Saturday, December 23, 2017

Serial ECG recordings are essential: paramedic makes a great call!

This case was sent by Andrew, an Intensive Care Paramedic from Melbourne, Australia.


Case

We were dispatched to a female in her 50's who had been experiencing L) sided, intermittent chest heaviness, radiating to her L) arm for the past ~24 hours. 

She had a past Hx of IDDM, hypertension, high cholesterol and was an ex-smoker. She had called the ambulance today as the pain was more severe and persistent than it had been previously. She had never experienced symptoms like this in the past.

When we arrived, she was c/o 8/10 pain and was mildly diaphoretic, but not looking overly unwell. I recorded this ECG.

I read this as normal


The pt was given 300 mg aspirin and 300 mcg sublingual GTN, with the pain reducing to 5/10.

A few minutes later, her pain then increased to 7/10 and she appeared a bit more diaphoretic. I took the following ECG.
Now there is new ST elevation in V2-V4, with tiny new Q-waves


was concerned with the 1mm STE she developed in V2 and 0.5mm in V3-V4 as well as the presence of small Q waves. The T waves also looked bigger and fatter to me when compared to the initial ECG. Unsurprisingly, the computer interpretation failed to recognize these changes.


Her pain then reduced to 3/10, which prompted me to record another ECG. 

All the segments have returned to isoelectric, the Q waves and T waves also appear smaller and are consistent with the initial ECG.


Based on the presence of dynamic ST segments and T waves, I chose to bypass two smaller hospitals and transport her to a PCI centre with a STEMI notification. 

Throughout the transport to hospital, there was no change in the ECG from #3, but upon arrival at ED, she was pale and profusely diaphoretic, and still complained of 1/10 pain post IV analgesia.

The ED consultants were skeptical of my read.

About an hour after our arrival, she became agitated and hypotensive and the final ECG was taken.
Obvious Anterior STEMI



The pt was taken to Cath Lab where her LAD was stented. There was minimal rise in her troponin and CK and she was doing well the following day.



1 comment:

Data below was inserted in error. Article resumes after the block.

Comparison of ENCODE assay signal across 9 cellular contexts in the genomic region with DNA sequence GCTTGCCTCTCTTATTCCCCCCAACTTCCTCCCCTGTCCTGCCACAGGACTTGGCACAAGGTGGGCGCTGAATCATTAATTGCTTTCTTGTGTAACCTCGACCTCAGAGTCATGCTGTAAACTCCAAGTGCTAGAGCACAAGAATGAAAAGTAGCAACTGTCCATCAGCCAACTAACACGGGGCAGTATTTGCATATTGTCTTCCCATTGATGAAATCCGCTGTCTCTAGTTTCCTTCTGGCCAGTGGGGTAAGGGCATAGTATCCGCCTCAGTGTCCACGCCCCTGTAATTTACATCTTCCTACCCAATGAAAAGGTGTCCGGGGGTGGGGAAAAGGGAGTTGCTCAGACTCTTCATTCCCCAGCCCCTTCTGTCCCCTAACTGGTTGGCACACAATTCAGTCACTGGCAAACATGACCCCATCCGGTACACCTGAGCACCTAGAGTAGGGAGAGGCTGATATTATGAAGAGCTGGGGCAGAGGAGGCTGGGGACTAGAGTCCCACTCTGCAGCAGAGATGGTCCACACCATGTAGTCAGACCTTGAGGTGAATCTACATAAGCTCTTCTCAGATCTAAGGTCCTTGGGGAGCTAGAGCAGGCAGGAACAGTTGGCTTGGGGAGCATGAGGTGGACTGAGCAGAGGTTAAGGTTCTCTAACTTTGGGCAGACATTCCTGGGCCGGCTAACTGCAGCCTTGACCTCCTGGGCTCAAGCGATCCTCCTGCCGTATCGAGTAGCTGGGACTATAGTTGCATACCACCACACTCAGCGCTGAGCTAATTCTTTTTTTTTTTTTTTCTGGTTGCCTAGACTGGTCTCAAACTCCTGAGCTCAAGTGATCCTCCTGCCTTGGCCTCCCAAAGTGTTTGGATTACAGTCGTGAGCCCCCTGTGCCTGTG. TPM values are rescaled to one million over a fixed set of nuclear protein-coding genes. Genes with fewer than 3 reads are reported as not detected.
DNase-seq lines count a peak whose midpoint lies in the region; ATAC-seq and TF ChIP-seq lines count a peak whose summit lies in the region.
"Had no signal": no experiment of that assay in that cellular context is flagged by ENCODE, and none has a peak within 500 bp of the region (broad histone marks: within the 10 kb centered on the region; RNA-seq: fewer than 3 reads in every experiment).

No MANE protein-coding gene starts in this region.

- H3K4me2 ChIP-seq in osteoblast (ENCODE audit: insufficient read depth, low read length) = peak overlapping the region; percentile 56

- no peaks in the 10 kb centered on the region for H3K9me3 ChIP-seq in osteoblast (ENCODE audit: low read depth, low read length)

1. GREAT case, with tremendous credit to the Intensive Care Paramedic Andrew whose close clinical follow-up was key to optimal management of this patient! I would be VERY curious to know specifics of the cath report, as well as about this patient’s prior cardiac history and baseline ECG. I’d add the following thoughts. ECG #1 is NOT “normal”. In a patient with new chest pain — the ST segment flattening and more-prominent-than-should-be rounded T wave in lead III is clearly suspicious (though not diagnostic). The flattened ST segment in lead aVL is also nonspecific (and not really a “mirror-image” of what we see in lead III) — but one wonders WHY this ST segment is so FLAT (this is usually not seen in a patient with chest pain when the ST-T wave in lead I is so normal … ). Finally, there is early transition (R wave already taller than the S wave by lead V2!) — and there is hint of a small q in at least 2 (if not 3) of the 4 complexes we see in lead V2 (which is not “normal”). The meaning of these findings is admittedly uncertain — but certainly merits the close follow-up with serial tracings, as was done. ECG #2 — now shows small q waves in leads II and aVF, in addition to the more prominent initial q waves in leads V2-thru-V6. Not only is there now subtle-but-real ST elevation in leads V1-thru-V4, but also in lead aVF. This made me wonder about whether the “culprit artery” was the RCA, LAD, or perhaps an LAD with “wraparound”? In ECG #3 (at which time the patient’s chest pain had lessened) — anterior ST segment elevation had come down, as was mentioned. BUT, in addition — there IS now clear ST elevation in each of the inferior leads that was NOT present initially … ECG #4 obviously removes all doubt about an acute evolving STEMI — and localizes the “culprit” to the proximal LAD (in addition to marked chest lead ST elevation that is maximal in V2 — there is now clear ST elevation in lead aVL + marked reciprocal inferior ST depression). It now makes sense why q waves developed in leads V2,V3. My QUESTIONS — are why did we see the dynamic inferior lead QRST changes that we did? My Theory — I suspect the reason for modest initial ECG changes was a “cancellation effect” between inferior wall ST elevation + reciprocal ST depression in lead aVL + anterior ST depression from posterior wall involvement — AND — impending proximal LAD occlusion in process of producing opposing changes (ie, inferior ST depression; ST elevation in aVL; marked ST elevation in anterior chest leads). How else can you explain the uncharacteristically FLAT ST segment in lead aVL initially — that eventually evolves to clear ST elevation when ECG effects of the anterior STEMI predominate? Is this from multi-vessel disease? From an LAD with “wraparound”? Unusual collateral circulation effect? Obviously there is the large anterior STEMI to deal with — but I thought the above observations fascinating from an academic standpoint. P.S. Without access to prior ECGs on this patient — we don’t know if the very early transition (marked tall R wave already by lead V2 as soon as the 1st ECG) is an acute effect — or reflective of prior posterior infarction … Enticing issues for discussion! THANKS for presenting — and GREAT job by Andrew on this case!

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